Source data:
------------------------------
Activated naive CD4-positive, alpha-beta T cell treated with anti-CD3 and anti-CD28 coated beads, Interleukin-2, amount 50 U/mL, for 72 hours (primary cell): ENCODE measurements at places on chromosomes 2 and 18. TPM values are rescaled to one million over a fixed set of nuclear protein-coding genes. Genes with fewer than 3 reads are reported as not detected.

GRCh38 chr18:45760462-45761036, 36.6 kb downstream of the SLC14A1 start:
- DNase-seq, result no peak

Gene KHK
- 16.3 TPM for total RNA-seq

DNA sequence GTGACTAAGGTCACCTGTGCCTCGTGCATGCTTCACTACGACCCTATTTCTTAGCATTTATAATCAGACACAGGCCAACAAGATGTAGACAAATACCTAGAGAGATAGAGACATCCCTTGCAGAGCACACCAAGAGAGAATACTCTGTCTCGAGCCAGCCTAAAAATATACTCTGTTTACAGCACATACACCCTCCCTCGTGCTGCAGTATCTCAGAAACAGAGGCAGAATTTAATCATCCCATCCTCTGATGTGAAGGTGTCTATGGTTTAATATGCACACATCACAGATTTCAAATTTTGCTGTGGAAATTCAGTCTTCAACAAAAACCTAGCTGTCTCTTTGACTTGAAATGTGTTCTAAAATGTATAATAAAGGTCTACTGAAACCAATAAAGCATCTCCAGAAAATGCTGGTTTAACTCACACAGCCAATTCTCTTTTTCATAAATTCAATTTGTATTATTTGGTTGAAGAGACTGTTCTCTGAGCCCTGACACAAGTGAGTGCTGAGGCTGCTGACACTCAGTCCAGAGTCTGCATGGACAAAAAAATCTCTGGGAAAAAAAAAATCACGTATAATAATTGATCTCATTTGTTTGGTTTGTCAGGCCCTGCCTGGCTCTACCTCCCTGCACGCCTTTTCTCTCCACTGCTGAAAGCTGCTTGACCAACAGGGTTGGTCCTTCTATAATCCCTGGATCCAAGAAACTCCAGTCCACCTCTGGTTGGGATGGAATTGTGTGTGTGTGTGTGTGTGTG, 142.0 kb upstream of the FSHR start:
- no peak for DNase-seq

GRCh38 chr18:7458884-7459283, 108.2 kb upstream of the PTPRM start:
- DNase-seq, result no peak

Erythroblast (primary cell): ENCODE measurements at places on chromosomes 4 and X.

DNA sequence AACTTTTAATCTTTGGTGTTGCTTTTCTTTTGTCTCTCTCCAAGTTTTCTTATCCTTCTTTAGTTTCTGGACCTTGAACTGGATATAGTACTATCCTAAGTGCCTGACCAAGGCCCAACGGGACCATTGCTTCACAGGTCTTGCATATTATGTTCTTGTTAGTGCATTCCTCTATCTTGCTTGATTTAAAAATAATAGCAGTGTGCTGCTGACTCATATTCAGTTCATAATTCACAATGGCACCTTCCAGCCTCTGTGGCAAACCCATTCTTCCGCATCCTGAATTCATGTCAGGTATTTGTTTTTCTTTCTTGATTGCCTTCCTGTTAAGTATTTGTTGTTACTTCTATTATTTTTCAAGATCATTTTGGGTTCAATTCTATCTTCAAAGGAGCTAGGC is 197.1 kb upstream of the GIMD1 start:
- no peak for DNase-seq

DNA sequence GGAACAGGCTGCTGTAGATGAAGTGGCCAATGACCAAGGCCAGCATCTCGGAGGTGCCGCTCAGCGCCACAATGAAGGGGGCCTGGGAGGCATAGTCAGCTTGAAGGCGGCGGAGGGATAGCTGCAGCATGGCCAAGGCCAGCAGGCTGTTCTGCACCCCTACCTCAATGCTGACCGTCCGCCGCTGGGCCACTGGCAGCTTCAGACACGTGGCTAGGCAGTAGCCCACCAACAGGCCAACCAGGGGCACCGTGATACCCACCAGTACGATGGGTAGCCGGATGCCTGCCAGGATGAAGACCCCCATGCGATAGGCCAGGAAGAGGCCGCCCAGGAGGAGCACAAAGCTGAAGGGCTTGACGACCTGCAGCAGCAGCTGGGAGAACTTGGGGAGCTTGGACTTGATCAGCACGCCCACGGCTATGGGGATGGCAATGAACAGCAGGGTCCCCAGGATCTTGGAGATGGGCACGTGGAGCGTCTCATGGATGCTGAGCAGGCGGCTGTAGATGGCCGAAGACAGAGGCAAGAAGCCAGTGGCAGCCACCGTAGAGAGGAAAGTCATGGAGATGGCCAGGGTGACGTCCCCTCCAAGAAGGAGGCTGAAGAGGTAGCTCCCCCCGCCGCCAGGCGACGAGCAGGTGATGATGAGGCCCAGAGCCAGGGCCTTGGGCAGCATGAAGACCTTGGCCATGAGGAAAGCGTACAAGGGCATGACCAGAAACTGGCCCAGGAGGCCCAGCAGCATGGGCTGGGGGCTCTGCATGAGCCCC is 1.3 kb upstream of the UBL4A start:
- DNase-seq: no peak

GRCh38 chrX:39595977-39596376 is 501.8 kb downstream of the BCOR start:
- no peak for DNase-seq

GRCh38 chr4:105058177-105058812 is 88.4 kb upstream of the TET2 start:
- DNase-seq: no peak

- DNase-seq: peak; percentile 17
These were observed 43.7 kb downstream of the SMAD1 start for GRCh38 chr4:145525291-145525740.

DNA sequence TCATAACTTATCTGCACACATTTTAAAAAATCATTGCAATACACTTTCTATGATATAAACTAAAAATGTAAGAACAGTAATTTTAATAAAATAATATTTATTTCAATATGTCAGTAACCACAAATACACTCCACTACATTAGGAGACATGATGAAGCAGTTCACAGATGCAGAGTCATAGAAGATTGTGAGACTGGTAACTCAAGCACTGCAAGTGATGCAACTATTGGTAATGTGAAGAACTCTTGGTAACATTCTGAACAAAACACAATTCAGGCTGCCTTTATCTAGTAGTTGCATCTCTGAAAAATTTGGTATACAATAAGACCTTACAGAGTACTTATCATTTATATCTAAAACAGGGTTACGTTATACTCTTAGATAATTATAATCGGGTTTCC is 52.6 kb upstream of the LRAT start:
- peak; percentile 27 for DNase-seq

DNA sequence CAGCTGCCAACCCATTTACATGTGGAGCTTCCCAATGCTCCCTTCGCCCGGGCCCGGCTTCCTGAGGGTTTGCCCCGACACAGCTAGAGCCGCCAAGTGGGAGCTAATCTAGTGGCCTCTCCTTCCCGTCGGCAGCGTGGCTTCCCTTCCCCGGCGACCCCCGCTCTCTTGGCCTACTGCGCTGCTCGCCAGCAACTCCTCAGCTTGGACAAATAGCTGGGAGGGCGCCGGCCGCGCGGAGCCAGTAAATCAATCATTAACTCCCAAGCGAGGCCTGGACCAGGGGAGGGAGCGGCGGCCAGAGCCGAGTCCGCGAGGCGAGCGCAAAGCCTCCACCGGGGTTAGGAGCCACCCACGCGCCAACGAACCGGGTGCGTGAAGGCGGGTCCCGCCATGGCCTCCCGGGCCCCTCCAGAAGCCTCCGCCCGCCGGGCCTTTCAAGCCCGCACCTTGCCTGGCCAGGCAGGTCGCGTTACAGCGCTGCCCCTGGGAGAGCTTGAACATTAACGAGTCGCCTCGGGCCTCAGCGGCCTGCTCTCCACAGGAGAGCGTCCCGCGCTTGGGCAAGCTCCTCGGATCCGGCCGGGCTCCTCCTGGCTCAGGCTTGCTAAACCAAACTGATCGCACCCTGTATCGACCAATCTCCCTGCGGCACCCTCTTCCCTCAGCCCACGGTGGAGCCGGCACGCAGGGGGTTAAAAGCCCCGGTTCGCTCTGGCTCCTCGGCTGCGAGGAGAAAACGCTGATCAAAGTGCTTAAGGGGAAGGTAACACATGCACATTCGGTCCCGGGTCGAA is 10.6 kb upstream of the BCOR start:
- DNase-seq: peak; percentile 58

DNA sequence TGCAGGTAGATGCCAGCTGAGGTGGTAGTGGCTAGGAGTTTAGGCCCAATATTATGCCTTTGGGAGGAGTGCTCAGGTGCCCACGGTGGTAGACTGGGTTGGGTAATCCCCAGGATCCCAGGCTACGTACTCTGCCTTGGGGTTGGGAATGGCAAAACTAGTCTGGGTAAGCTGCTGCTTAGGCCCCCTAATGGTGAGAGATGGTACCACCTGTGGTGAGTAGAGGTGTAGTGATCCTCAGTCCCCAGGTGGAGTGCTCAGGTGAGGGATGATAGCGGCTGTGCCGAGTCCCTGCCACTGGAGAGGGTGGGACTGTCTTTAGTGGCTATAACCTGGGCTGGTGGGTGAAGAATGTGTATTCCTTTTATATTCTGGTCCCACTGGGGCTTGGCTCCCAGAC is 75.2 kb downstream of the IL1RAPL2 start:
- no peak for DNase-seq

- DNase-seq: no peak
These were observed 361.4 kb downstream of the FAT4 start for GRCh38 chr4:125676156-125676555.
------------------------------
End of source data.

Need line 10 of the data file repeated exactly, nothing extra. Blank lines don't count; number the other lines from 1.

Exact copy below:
Erythroblast (primary cell): ENCODE measurements at places on chromosomes 4 and X.